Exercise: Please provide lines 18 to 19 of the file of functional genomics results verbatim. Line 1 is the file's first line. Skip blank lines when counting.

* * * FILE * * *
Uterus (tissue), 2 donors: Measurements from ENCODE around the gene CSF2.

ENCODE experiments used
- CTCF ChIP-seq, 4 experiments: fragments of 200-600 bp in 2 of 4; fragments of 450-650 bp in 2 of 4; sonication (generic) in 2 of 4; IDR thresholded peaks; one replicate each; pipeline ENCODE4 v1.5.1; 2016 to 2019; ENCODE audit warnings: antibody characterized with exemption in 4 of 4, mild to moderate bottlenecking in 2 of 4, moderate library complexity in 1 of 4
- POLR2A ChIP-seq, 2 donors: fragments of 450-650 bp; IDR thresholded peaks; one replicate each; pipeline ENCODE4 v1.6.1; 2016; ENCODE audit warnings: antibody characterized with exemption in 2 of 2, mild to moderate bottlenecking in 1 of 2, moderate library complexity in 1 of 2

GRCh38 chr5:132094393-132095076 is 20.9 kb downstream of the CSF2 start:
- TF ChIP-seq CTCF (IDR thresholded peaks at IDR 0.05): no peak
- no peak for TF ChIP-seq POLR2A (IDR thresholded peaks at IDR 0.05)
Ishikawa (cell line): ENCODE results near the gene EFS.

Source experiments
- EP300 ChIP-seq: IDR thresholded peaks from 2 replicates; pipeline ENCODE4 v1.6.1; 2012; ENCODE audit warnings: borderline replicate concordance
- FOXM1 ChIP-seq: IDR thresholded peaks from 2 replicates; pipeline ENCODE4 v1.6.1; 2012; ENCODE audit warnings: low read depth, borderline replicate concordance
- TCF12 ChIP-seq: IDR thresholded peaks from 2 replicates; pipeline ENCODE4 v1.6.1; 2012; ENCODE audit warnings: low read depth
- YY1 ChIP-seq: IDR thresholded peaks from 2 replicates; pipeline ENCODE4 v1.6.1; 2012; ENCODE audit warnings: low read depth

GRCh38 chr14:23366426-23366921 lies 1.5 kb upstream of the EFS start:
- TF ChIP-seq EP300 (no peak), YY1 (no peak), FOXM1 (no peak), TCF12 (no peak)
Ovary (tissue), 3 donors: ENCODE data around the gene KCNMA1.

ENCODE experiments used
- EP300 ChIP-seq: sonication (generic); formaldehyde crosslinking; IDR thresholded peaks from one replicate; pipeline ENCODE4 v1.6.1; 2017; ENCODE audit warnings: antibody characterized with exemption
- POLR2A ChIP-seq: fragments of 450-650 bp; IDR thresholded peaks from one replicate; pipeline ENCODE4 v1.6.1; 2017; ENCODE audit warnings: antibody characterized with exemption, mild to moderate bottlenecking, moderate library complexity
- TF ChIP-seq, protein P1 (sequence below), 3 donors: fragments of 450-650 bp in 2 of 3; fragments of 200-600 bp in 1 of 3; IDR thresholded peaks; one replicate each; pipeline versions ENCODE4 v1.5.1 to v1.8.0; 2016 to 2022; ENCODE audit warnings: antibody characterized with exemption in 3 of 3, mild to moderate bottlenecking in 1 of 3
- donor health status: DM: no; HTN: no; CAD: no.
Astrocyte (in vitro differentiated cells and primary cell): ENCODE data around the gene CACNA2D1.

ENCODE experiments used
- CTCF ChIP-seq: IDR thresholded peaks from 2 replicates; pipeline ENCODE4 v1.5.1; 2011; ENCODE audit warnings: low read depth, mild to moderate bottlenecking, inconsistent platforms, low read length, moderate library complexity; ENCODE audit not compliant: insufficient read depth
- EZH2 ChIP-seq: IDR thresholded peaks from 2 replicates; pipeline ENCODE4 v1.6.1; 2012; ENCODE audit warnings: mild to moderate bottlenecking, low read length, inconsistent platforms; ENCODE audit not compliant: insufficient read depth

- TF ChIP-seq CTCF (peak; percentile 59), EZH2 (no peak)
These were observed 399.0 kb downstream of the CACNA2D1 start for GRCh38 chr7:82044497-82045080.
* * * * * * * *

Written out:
- EP300 ChIP-seq: sonication (generic); formaldehyde crosslinking; IDR thresholded peaks from one replicate; pipeline ENCODE4 v1.6.1; 2017; ENCODE audit warnings: antibody characterized with exemption
- POLR2A ChIP-seq: fragments of 450-650 bp; IDR thresholded peaks from one replicate; pipeline ENCODE4 v1.6.1; 2017; ENCODE audit warnings: antibody characterized with exemption, mild to moderate bottlenecking, moderate library complexity